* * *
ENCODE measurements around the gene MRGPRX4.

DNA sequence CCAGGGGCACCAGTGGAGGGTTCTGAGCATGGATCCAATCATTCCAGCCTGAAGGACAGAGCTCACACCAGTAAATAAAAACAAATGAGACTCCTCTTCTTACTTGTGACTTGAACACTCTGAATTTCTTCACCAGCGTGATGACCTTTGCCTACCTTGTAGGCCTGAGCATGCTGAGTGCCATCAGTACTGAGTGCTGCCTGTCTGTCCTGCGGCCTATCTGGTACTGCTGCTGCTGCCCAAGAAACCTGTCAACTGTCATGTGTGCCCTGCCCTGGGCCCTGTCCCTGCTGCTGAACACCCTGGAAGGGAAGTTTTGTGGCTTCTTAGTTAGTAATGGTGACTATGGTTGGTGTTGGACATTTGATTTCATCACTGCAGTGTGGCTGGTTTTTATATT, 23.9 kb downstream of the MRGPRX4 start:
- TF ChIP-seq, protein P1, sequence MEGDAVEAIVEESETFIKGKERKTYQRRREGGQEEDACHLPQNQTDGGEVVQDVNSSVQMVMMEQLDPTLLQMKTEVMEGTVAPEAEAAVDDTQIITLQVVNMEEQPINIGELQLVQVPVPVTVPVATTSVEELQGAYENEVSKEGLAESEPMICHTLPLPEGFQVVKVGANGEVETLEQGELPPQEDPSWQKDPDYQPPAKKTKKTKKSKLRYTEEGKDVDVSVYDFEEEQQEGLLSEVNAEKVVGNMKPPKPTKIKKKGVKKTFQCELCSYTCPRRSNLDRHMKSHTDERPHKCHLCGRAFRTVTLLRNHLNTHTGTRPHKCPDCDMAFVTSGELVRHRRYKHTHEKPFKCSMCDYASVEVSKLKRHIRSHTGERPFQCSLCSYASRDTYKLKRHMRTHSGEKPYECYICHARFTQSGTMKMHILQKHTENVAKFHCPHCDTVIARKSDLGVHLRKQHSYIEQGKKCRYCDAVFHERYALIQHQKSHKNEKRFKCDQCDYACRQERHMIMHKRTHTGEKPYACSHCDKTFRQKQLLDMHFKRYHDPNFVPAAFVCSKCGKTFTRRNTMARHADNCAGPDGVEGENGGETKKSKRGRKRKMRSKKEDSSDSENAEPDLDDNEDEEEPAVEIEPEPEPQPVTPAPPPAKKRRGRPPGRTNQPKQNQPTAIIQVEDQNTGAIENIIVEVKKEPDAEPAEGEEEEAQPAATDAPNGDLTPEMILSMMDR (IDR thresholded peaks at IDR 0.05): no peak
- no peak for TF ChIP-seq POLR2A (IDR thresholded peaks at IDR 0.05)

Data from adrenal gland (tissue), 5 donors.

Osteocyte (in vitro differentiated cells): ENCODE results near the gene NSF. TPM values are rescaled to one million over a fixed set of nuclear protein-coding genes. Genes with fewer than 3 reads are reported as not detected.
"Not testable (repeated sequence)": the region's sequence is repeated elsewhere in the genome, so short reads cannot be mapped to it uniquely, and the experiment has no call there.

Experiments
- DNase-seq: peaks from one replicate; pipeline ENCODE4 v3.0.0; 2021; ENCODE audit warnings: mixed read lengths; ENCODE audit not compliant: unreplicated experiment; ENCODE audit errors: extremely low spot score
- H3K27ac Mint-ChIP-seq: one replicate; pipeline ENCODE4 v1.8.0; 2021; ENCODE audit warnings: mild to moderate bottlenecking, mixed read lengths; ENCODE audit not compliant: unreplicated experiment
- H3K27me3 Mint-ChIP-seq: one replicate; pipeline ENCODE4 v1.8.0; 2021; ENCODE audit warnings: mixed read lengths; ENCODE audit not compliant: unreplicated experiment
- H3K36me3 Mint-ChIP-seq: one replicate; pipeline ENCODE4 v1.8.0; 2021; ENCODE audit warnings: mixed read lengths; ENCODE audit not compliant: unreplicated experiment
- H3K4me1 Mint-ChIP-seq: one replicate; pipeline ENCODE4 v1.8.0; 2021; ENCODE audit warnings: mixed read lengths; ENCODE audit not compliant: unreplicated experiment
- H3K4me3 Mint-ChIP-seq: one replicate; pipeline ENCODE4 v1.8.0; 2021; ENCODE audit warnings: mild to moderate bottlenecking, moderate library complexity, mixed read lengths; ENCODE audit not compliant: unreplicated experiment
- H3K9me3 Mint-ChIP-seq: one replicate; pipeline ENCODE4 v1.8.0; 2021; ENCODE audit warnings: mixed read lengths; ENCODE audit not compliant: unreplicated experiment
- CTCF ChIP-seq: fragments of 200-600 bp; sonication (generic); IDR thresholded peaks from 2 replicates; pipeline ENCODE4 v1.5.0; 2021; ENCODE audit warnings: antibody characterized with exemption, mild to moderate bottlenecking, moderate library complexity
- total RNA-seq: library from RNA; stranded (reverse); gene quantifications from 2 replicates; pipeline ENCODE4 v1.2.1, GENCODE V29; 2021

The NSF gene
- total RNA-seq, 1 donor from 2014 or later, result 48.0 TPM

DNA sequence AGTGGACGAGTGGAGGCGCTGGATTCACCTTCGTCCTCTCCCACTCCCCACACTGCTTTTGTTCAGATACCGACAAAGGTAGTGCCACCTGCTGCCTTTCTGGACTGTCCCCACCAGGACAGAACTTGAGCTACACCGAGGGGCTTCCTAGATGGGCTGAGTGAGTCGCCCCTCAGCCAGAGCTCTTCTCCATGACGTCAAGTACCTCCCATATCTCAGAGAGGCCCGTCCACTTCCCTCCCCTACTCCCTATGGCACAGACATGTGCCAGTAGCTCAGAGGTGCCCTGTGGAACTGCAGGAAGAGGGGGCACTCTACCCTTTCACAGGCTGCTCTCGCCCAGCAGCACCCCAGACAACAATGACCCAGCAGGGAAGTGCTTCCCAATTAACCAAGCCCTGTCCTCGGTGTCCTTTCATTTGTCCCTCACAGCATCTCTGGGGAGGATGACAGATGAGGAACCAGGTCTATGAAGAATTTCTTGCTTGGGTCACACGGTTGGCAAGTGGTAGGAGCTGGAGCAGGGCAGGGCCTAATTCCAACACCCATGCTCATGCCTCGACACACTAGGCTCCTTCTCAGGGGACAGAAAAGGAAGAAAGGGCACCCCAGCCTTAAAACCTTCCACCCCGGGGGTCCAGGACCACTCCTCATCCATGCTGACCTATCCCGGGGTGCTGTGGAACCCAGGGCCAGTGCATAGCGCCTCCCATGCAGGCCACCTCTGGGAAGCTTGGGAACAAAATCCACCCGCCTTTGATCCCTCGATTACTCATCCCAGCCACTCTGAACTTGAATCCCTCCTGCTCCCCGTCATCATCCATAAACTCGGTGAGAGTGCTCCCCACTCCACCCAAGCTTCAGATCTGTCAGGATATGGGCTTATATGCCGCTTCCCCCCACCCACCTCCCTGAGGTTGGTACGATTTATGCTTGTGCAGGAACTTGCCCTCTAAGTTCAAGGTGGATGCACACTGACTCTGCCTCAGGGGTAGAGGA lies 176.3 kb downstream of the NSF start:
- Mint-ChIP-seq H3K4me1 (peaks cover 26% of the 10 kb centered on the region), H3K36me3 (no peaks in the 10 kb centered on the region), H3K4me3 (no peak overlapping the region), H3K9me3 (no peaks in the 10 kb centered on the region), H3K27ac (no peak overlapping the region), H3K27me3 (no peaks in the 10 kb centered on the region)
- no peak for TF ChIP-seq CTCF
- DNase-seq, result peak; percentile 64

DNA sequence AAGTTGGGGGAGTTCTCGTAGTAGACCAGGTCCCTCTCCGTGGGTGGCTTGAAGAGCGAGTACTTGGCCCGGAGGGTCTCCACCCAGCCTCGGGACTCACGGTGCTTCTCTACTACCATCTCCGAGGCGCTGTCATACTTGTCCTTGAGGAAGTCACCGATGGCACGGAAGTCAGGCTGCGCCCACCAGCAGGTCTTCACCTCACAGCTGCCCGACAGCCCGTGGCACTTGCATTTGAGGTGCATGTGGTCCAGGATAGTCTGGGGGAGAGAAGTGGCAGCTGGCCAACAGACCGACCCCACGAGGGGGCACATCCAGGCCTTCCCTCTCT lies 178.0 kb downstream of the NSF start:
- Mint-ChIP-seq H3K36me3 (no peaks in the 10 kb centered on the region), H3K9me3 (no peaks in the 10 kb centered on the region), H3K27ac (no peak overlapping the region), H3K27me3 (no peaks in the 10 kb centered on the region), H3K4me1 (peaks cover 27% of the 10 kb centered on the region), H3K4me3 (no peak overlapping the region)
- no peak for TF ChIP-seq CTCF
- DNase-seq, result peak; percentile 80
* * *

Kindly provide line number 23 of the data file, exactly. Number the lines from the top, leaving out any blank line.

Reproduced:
- DNase-seq, result peak; percentile 64